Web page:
Now most of the Greeks assigned to Dionysos, Apollon, Hekate, the Mousai, and above all to Demeter, everything of an orgiastic or Bacchic or choral nature, as well as the mystic element in initiations; and they give the name Iakchos to Dionysos as the leader-in-chief of the mysteries and the daimon attendant of Demeter. And branch-bearing, choral dancing, and initiations are common elements in the worship of these Gods. (Strabo, Geography 10.3.10)

Swinging your firebrand in your hand – light in the darkness of night – you arrived in your enthusiastic frenzy in the flower-covered vale of Eleusis – euhoi, o io Bakchos, o ie Paian! There the entire Greek nation, surrounding the indigenous witnesses of the holy Mysteries, invokes you as Iakchos: you have opened for mankind a haven, relief from suffering. – Ie Paian, come o Saviour, and kindly keep this city in happy prosperity. (Philodamos, Paian to Dionysos III)

I call upon law-giving Dionysos who carries the fennel stalk,

unforgettable and many-named seed of Eubouleus,

and upon holy, sacred and ineffable queen Mise,

whose two-fold nature is male and female.

As redeeming Iacchos, I summon you lord,

whether you delight in your fragrant temple at Eleusis,

or with the Mother you partake of mystic rites in Phrygia,

or you rejoice in Cyprus with fair-wreathed Kythereia,

or yet you exult in hallowed wheat-bearing fields along Egypt’s river,

with your divine mother, the august black-robed Isis,

and your triad of nurses. (Orphic Hymn 42)

Or as Aristophanes had his chorus sing in The Frogs:

 

Iakchos, much-loved resident of these quarters,

– Iakchos, O Iakchos! –

come to this field for the dance

with your holy followers,

setting in motion the crown

which sits on your head, thick

with myrtle-berries, boldly stamping the beat

with your foot in the unrestrained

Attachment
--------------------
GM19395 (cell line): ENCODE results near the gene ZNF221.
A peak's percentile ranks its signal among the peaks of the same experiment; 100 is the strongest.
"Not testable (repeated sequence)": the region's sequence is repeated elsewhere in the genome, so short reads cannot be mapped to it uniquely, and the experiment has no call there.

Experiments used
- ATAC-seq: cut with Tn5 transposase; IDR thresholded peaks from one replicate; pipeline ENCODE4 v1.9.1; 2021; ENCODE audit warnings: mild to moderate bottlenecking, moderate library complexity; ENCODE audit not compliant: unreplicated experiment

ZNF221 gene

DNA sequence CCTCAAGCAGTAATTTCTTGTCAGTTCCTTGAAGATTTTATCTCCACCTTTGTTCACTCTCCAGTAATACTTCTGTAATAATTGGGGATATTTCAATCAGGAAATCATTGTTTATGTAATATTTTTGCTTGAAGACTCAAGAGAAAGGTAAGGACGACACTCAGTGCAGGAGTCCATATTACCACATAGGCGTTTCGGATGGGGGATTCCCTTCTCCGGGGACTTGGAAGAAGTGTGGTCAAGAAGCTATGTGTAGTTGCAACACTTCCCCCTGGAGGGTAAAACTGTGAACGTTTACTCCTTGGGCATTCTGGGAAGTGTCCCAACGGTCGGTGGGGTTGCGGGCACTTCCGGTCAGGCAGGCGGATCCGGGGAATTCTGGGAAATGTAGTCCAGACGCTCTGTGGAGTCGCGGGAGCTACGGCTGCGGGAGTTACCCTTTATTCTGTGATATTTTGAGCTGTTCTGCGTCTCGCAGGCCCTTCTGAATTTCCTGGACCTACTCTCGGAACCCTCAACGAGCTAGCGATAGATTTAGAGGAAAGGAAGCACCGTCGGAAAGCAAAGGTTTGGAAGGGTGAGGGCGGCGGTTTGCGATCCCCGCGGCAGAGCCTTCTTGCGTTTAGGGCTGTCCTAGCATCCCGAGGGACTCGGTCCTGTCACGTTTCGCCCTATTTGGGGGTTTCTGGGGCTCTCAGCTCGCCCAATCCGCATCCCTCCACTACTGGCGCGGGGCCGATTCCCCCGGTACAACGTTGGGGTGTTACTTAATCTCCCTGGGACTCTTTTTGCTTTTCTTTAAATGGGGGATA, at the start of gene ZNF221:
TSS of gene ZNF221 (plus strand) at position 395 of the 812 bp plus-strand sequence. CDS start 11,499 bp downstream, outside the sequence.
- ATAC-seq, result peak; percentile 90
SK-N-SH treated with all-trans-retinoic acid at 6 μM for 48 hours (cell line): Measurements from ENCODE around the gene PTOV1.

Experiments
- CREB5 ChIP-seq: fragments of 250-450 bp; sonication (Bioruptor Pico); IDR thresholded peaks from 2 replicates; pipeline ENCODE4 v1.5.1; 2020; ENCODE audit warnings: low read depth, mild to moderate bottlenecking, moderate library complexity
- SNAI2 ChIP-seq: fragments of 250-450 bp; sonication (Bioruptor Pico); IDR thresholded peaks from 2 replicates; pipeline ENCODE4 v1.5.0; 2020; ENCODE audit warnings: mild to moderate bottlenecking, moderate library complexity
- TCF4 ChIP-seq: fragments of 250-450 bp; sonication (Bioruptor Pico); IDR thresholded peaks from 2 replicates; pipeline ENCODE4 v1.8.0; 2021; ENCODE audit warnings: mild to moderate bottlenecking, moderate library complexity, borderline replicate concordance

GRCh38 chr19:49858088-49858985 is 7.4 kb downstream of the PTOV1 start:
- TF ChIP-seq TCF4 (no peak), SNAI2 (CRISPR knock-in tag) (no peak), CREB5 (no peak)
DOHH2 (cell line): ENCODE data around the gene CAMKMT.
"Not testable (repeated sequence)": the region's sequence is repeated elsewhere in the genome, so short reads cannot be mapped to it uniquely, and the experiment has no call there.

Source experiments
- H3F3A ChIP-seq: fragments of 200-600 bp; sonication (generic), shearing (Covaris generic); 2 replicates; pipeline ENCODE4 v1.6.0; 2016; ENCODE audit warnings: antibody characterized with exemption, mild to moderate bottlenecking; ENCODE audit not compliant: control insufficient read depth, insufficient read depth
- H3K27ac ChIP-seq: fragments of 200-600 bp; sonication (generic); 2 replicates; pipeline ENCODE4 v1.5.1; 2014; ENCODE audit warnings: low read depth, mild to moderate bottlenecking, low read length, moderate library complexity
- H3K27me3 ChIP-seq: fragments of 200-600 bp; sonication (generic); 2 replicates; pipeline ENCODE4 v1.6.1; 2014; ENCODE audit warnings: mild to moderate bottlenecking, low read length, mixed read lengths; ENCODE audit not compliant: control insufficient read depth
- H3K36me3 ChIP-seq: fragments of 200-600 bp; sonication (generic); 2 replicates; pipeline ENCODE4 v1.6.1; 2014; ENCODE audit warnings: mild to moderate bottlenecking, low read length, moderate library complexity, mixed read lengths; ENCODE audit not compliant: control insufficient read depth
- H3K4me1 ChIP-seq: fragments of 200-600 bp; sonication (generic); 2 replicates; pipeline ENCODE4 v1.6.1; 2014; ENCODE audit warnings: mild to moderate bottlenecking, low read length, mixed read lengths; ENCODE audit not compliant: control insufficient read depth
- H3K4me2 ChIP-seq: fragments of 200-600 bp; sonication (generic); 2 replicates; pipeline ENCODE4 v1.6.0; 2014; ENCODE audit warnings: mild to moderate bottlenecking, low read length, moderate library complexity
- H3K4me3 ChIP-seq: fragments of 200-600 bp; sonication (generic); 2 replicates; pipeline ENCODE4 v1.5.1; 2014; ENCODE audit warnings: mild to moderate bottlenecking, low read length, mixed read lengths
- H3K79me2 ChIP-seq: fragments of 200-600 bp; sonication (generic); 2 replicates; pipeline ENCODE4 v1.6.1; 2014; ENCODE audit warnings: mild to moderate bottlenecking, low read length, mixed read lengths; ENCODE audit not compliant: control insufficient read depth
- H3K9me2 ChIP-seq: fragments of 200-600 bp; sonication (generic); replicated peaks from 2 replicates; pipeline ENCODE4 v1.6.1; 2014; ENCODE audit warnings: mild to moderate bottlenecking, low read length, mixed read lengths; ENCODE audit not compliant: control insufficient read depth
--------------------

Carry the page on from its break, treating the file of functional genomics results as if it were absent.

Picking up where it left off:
fun-loving celebration –

the dance overflowing with grace,

dance sacred to the holy initiates!

Wake the fiery torches which you brandish in your hands,

– Iakchos, O Iakchos! –

brilliant star of the all-night celebration!

The meadow is aflame with light;

old men’s knees cavort!

They shake off the pain

of long years in old age

in their holy excitement.

Hold your light aloft

and lead the youthful chorus, Lord,

to the lush flowers of the sacred ground!

 

However, Iakchos is sometimes represented as the child of Dionysos, with Persephone or Demeter most often given as the mother.

Except in the Dionysiaka, where we find a very interesting and relevant variant tradition. Nonnos has the God beget Iakchos through Aura (the Titaness of cool, early morning breezes) by putting on the form of a Wind and furthermore the epic poet makes Iakchos the immortal sibling of a mortal twin, precisely like the Dioskouroi.

All of which is really making me wonder if something like that was behind the Tarentine coins with the Dioskouroi on one side and a distaff-wielding Iakchos on the other.

I also wonder whatever became of Iakchos’ dead brother?

Which reminds me – interesting fact: many of the cities of Magna Graecia had a double foundation. First by a god or hero and later by a mortal, who was like their living shadow. As an example, Tarentum was originally settled by Taras, the son of Poseidon and Satyra the swamp-nymph and then later, after the Messenian war Phalanthos led the Spartan Virgins’ sons there. Phalanthos was eighth in descent from Herakles, which I found significant since eight is a number with obvious arachnid associations. Speaking of which, did you know that Tarentum was famed for it’s wool and murex in antiquity?

The most esteemed wool of all is that of Apulia, and that which in Italy is called Grecian wool, in other countries Italian. The fleeces of Miletus hold the third rank. The Apulian wool is shorter in the hair, and only owes its high character to the cloaks that are made of it. That which comes from the vicinity of Tarentum and Canusium is the most celebrated. (Pliny, Natural History 8.73)

I find it interesting that Tarentum was colonized by the Partheniae since the constellation Virgo is the asterized Erigone. Though that story is set in Athens, the Spartans had their version of it too: